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Rev. Barbara Lundblad Returns to Preach for 6th Time at Institution, Serving as Week 7 chaplain

Asking a preacher to talk about grace should be an easy assignment, but as the Rev. Barbara K. Lundblad said, “grace is a squishy word.”

“We use it a lot, but its meaning is very vague,” Lundblad said. “We say things like, ‘There but for the grace of God go I.’ ‘Amazing Grace’ is one of our most popular hymns.”

Lundblad, the Joe R. Engle Professor of Preaching emerita at Union Theological Seminary, will serve as chaplain for Week Seven at Chautauqua.

Her sermon at the 10:45 a.m. Sunday Ecumenical Service of Worship and Sermon in the Amphitheater — also the baccalaureate service for the Chautauqua Literary and Scientific Circle Class of 2019 — will be “Talking to Yourself Is Not Enough.” She said the story from Luke 12:13-21 does not have a lot about grace in it.

“The challenge will be finding what grace has to do with it,” she said.

She will also talk about her faith journey at the 5 p.m. Sunday Vespers in the Hall of Philosophy.

Her sermons at the 9:15 a.m. weekday Ecumenical Services in the Amp will follow the Christian liturgical year: Monday (Advent), “Grace: A Word Out of Place”; Tuesday (Christmas), “Grace: A Surprise in Bethlehem”; Wednesday (Lent), “Grace: An Ending We Didn’t Expect”; Thursday (Easter), “Grace: And Still I Rise”; and Friday (Pentecost), “Grace: Is It for Everyone? That’s Scary.”

This will be Lundblad’s sixth chaplaincy at Chautauqua. Director of Religion Maureen Rovegno said this is a record number for chaplains in Chautauqua’s modern era.

“We are delighted to welcome back the Rev. Barbara Lundblad to Chautauqua’s international pulpit as chaplain for the week; this is her sixth visit to bless us in this capacity,” Rovegno said. “In a week lifting up grace as a ‘Celebration of Extraordinary Gifts,’ who but our beloved Lutheran preacher would we invite to shine a light upon and within this hallowed reality?”

Lundblad noted that grace is a word used more by Paul than by Jesus.

“Grace is huge for Lutherans because it was for Luther; it involves forgiveness, love, mercy,” Lundblad said. “And we are going to look at some hard edges because within grace is race, and it does not feel like we have a lot of grace in this country.”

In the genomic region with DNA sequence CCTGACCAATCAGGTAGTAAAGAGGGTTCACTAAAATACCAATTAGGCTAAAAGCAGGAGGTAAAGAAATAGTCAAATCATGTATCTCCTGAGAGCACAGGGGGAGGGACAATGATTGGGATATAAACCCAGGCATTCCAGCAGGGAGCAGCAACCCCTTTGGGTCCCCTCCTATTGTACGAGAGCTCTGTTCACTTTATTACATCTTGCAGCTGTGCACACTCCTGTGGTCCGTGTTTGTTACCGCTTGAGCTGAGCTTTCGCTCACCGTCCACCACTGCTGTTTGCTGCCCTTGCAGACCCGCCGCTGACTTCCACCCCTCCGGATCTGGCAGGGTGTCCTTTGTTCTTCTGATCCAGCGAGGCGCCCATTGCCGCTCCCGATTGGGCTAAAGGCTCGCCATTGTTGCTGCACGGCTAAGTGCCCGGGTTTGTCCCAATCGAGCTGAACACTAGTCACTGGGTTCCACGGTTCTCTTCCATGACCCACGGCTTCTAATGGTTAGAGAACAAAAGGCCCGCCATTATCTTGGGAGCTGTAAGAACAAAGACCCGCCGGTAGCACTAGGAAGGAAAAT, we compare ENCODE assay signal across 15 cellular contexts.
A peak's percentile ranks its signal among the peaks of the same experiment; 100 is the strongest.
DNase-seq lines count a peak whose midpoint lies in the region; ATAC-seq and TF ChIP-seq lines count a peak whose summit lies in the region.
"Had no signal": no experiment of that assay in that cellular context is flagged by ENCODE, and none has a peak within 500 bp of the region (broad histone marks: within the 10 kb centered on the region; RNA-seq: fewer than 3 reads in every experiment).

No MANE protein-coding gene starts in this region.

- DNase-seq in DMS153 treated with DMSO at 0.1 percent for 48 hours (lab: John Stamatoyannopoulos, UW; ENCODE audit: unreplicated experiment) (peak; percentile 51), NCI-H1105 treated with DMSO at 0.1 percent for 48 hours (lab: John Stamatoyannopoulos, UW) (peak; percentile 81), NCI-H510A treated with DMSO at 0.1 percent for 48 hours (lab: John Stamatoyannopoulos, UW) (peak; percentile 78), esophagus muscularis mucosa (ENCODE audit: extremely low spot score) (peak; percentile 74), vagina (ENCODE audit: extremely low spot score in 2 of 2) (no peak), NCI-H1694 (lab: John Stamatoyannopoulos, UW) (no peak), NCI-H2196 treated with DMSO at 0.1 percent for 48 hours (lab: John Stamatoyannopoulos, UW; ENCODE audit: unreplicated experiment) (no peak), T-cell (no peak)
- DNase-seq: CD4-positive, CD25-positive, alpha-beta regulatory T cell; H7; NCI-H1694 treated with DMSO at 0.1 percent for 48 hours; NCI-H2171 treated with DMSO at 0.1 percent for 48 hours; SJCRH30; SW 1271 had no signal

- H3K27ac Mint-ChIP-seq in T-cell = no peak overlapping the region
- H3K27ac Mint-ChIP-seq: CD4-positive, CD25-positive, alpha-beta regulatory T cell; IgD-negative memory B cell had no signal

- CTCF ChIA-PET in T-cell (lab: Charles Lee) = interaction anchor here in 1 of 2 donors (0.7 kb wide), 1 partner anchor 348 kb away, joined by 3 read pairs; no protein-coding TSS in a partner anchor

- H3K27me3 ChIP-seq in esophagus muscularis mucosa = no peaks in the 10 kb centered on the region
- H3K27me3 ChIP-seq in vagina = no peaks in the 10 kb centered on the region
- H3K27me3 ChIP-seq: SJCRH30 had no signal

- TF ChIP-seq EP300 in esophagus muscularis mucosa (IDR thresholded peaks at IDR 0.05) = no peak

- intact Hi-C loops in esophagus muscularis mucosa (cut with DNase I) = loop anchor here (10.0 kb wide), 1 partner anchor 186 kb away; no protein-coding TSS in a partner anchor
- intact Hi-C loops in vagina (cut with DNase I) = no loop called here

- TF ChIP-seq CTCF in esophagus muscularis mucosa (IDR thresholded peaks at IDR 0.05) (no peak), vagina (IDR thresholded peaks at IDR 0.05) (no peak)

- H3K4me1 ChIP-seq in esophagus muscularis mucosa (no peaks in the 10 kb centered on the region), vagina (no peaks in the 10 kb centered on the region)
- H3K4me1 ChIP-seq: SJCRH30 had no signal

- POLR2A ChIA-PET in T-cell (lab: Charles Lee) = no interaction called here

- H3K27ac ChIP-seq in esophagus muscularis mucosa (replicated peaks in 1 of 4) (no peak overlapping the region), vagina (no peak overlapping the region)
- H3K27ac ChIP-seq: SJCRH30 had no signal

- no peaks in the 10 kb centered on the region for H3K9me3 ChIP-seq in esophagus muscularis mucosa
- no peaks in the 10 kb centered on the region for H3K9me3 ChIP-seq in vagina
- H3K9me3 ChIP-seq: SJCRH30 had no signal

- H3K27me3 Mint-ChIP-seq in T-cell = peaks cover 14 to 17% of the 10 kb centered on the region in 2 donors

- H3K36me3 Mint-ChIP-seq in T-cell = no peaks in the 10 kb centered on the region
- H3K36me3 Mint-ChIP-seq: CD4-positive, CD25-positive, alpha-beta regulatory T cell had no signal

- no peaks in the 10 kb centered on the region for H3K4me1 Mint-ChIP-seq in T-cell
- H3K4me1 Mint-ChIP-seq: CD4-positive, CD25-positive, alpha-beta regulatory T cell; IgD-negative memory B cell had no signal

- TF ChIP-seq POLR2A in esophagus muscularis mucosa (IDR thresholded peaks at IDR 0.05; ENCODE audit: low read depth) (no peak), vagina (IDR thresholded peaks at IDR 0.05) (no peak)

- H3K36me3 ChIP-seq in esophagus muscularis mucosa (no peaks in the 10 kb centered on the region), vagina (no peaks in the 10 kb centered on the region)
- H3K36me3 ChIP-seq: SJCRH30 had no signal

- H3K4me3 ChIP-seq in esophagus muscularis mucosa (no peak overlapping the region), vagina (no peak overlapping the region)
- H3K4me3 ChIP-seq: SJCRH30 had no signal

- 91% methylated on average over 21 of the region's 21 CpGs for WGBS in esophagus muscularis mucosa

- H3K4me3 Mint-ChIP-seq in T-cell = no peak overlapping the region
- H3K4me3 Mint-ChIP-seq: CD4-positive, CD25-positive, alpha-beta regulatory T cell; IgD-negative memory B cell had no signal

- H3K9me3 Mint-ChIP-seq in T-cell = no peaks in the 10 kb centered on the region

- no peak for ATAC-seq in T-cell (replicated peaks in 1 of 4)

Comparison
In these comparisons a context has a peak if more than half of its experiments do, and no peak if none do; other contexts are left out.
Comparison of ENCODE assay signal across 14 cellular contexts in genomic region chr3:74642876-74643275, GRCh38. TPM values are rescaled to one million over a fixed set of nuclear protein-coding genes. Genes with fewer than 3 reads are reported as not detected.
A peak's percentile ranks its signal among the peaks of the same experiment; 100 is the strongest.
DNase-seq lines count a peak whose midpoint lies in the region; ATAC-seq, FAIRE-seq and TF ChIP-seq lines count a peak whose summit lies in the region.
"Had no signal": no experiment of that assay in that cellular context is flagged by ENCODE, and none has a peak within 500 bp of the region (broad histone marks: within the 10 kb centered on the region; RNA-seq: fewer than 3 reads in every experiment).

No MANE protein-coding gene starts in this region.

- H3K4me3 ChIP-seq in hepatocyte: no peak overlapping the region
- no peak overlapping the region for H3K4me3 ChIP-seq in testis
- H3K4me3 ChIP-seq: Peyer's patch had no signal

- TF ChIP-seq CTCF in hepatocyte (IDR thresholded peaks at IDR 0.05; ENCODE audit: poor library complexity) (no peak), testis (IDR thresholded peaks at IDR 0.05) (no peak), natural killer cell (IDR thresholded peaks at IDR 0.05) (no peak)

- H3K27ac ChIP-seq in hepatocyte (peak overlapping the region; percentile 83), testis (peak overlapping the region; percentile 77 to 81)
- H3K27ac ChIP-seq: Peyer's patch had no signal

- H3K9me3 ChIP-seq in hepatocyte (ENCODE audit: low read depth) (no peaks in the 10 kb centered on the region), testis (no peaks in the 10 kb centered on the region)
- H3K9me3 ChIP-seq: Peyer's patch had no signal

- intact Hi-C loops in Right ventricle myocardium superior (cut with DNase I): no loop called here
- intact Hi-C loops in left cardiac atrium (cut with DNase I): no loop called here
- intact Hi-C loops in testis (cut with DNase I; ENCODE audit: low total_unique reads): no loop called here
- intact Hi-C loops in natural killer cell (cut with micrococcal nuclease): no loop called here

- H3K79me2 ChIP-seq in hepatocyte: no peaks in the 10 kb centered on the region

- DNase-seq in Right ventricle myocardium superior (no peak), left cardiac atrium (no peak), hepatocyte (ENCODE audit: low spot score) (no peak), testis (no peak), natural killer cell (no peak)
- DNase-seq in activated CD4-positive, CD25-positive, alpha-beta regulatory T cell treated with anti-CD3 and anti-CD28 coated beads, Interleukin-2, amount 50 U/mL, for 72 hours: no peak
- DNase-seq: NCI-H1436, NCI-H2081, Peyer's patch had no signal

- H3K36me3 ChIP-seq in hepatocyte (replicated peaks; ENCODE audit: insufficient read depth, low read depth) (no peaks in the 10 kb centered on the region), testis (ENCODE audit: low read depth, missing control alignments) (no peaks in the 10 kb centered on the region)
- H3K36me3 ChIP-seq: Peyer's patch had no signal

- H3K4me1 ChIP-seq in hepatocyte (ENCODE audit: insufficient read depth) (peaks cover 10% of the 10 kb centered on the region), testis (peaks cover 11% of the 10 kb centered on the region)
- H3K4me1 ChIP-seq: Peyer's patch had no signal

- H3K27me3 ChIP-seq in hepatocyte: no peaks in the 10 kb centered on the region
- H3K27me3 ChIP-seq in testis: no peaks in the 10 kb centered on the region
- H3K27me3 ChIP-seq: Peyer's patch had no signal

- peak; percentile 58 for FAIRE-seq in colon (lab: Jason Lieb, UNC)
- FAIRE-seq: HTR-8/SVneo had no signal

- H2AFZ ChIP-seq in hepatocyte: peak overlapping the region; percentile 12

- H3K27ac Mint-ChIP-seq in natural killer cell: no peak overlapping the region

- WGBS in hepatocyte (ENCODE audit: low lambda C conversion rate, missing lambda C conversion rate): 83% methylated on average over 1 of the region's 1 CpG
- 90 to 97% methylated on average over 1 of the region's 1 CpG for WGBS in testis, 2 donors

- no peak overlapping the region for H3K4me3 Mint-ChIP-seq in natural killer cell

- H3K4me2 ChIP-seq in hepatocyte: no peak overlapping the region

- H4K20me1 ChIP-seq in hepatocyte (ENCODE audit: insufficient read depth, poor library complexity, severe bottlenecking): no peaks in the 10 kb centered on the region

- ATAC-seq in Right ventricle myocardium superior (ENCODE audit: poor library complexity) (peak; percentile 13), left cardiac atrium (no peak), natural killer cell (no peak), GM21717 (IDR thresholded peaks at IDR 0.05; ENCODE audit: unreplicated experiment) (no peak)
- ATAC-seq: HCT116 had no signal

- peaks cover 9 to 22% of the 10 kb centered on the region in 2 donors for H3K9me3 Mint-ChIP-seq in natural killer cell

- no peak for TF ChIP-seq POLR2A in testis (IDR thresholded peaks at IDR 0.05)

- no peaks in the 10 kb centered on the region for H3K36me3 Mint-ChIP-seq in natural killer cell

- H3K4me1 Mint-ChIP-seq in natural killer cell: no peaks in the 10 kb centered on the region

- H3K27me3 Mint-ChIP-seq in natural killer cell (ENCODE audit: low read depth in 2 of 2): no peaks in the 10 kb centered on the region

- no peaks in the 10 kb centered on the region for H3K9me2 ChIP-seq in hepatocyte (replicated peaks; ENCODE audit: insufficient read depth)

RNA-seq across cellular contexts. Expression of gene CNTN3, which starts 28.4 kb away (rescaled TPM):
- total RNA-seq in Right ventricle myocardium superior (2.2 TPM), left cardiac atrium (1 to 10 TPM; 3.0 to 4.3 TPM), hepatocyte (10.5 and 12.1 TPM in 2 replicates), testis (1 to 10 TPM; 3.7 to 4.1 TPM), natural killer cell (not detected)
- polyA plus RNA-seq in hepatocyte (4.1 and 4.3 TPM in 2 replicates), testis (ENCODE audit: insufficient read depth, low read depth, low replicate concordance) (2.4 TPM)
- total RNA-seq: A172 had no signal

Lundblad received a Bachelor of Arts from Augustana College and a Master of Divinity from Yale Divinity School, and several honorary doctorates, including from the Lutheran School of Theology at Chicago. An ordained pastor of the Evangelical Lutheran Church in America, she served for 16 years as pastor of Our Saviour’s Atonement Lutheran Church in New York City. While teaching at Union, she also served as pastoral associate at Advent Lutheran Church in Manhattan.

A preacher on “The Protestant Hour” radio program (now “Day 1”) since 1983, Lundblad has appeared on the Chicago Evening Club television series “30 Good Minutes,” and has given the Beecher Lectures at Yale Divinity School. She is the author of Transforming the Stone: Preaching through Resistance to Change and Marking Time: Preaching Biblical Stories in Present Tense. In addition, she has written articles for Christianity and Crisis, The Christian Century, Journal for Preachers, The Living Pulpit, Word and World and Currents in Theology and Mission. In 2014, the Academy of Homiletics honored her with its Lifetime Achievement Award. She is currently the editor of “Preaching Helps,” a regular feature of the journal Currents in Theology and Mission.

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The author Mary Lee Talbot

Mary Lee Talbot writes the morning worship column. This past winter she made her acting debut as Miss Maudy in To Kill A Mockingbird at the Lucille Ball Little Theater in Jamestown. She edited the forthcoming history of the Jewish presence at Chautauqua and wrote the history of the Chapel of the Good Shepherd for its 125th anniversary this summer. She is a member of the Chautauqua Lake Central School Board and lives year-round in Chautauqua with her dog, Max.